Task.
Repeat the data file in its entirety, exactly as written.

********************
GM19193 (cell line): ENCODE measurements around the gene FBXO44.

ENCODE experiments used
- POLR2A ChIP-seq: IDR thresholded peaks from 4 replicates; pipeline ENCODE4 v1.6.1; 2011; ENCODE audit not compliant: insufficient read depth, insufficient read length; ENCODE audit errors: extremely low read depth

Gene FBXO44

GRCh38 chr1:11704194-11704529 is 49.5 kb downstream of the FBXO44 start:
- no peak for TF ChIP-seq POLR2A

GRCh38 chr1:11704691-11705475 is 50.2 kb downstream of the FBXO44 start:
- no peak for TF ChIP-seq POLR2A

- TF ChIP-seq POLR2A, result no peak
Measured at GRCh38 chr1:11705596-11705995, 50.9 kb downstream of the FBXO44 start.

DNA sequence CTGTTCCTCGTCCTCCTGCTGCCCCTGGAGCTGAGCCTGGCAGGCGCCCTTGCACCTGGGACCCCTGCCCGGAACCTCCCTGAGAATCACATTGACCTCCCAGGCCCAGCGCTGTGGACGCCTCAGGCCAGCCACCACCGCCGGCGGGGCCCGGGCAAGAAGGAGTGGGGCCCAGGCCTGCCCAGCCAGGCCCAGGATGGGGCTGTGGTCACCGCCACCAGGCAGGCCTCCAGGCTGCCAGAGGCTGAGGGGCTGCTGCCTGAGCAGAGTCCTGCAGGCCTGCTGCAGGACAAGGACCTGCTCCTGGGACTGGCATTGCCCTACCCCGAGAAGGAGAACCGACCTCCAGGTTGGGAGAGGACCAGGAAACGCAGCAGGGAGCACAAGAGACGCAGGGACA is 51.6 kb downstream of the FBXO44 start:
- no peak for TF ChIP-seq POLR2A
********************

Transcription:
GM19193 (cell line): ENCODE measurements around the gene FBXO44.

ENCODE experiments used
- POLR2A ChIP-seq: IDR thresholded peaks from 4 replicates; pipeline ENCODE4 v1.6.1; 2011; ENCODE audit not compliant: insufficient read depth, insufficient read length; ENCODE audit errors: extremely low read depth

Gene FBXO44

GRCh38 chr1:11704194-11704529 is 49.5 kb downstream of the FBXO44 start:
- no peak for TF ChIP-seq POLR2A

GRCh38 chr1:11704691-11705475 is 50.2 kb downstream of the FBXO44 start:
- no peak for TF ChIP-seq POLR2A

- TF ChIP-seq POLR2A, result no peak
Measured at GRCh38 chr1:11705596-11705995, 50.9 kb downstream of the FBXO44 start.

DNA sequence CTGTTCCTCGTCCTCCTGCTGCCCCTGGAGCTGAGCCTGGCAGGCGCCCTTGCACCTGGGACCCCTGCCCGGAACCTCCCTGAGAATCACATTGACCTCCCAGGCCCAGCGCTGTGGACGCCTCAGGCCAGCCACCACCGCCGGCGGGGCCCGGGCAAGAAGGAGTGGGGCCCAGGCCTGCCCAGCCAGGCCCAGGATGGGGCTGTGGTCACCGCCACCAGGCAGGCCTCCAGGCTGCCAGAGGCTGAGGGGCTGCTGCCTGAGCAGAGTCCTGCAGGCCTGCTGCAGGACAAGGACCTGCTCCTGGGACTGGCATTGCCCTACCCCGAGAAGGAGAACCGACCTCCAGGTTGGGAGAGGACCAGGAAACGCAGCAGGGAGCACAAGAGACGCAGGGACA is 51.6 kb downstream of the FBXO44 start:
- no peak for TF ChIP-seq POLR2A